Two HIV-infected men are showing no traces of HIV in their blood after going through stem cell transplants similar to the one "Berlin Patient" Timothy Brown received, according to a study presented at the XIX International AIDS Conference.
The study results, discussed by Daniel Kuritzkes, M.D., from Brigham and Women's Hospital in Boston, showed a promising method of targeting the latent or hidden HIV reservoir.
Both patients underwent allogeneic (or foreign) stem cell transplantation for the treatment of lymphoma after being on antiretroviral therapy (ART) for about four years. The first patient was born with HIV and started ART three to four years before the transplant, while the second acquired HIV through sex in the mid '80s and started ART in 2003 before receiving a transplant in 2007.
Prior to the transplants, both men had undetectable viral loads, but still had HIV in hidden CD4 reservoirs. In contrast to Brown, they received a milder form of chemotherapy just before their transplants and were able to stay on HIV treatment throughout the transplant process.
While Brown's donor cells lacked the key CCR5 receptor, which HIV uses to attach to CD4 cells, the two men received donor cells that did have the CCR5 receptor and were fully susceptible to HIV. However, because they were able to remain on ART during the transplant period, the donor cells were not infected with HIV.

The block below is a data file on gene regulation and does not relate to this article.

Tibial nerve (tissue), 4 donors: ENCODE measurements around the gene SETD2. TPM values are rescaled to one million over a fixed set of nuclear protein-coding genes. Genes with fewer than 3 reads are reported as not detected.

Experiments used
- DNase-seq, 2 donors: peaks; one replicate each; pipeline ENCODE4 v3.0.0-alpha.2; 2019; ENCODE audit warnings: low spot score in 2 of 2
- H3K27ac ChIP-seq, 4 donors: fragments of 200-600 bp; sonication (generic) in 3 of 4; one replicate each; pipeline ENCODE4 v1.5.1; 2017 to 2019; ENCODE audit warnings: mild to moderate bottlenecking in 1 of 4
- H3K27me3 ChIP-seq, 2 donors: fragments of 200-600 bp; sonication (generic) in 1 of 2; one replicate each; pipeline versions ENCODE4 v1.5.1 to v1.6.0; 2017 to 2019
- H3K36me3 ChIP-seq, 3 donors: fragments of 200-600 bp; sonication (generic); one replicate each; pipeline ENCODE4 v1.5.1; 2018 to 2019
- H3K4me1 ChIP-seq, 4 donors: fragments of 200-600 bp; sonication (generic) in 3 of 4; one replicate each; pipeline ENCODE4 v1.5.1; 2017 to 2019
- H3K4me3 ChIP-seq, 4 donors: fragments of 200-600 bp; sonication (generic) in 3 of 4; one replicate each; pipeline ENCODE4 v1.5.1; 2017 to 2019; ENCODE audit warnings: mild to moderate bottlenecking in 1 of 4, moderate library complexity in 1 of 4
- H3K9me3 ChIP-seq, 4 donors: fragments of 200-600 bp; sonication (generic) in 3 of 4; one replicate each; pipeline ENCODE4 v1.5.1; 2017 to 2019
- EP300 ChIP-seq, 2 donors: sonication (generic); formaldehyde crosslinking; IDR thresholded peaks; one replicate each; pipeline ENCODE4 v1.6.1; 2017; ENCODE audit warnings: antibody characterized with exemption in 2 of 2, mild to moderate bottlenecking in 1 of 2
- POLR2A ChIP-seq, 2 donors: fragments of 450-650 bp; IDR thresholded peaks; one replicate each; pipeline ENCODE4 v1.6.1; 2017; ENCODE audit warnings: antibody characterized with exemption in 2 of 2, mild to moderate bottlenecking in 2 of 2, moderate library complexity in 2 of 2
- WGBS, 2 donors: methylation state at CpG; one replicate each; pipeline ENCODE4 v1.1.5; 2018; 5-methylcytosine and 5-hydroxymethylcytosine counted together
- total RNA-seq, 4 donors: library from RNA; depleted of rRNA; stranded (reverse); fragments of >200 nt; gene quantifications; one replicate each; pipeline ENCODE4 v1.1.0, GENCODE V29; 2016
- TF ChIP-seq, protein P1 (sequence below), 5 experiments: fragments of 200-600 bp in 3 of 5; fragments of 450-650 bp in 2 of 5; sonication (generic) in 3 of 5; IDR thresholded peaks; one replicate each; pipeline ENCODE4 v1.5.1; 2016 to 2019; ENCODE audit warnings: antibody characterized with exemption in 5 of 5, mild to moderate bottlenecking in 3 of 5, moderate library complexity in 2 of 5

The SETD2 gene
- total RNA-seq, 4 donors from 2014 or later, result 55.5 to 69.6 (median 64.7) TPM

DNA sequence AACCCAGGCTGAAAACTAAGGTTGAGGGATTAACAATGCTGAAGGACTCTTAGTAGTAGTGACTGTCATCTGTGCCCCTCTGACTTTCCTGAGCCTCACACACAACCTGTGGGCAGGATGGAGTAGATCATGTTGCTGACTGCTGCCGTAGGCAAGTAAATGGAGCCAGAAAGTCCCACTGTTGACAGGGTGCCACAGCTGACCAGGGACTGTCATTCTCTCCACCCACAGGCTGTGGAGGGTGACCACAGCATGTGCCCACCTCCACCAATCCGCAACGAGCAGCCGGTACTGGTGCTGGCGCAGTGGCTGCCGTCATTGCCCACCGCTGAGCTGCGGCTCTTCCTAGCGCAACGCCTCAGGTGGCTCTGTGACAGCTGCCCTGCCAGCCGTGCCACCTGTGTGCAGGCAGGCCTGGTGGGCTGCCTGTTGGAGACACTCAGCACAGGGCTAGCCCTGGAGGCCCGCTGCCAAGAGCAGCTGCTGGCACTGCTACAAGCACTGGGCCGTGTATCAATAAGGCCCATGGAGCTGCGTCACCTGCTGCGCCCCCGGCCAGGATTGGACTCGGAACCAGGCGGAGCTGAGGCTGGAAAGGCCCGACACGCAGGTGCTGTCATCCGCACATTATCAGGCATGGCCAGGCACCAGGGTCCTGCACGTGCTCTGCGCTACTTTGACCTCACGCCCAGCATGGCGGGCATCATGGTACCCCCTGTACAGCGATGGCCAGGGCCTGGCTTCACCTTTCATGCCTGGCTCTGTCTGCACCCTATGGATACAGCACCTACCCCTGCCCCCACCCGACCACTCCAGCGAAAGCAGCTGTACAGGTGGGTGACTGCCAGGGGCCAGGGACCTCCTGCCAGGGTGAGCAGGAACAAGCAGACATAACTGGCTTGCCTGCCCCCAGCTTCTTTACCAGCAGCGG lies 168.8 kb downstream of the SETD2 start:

"We believe that continual administration of effective ART protected the donor cells from becoming HIV infected as those donor cells eliminated and replaced the patients' own immune cells, effectively clearing the virus from the patients' blood lymphocytes," Kuritzkes said.
One of the men has been followed for two years and the other for three and a half years. While both are still on HIV treatment, neither shows traces of HIV in their blood plasma and purified CD4 T cells using a sensitive culture method (less than 3 copies/ml). They are also showing a significant decline in HIV antibodies, suggesting a lack of HIV replication.
"The importance of our findings is that we have evidence now that we can protect uninfected cells from becoming infected when they're transplanted into an HIV-infected patient, a form of PrEP at the cellular level, if you will," Kuritzkes added.
The researchers plan on assessing the full extent of HIV reservoir reduction by looking for HIV in various body tissues and analyzing the effects of treatment interruption.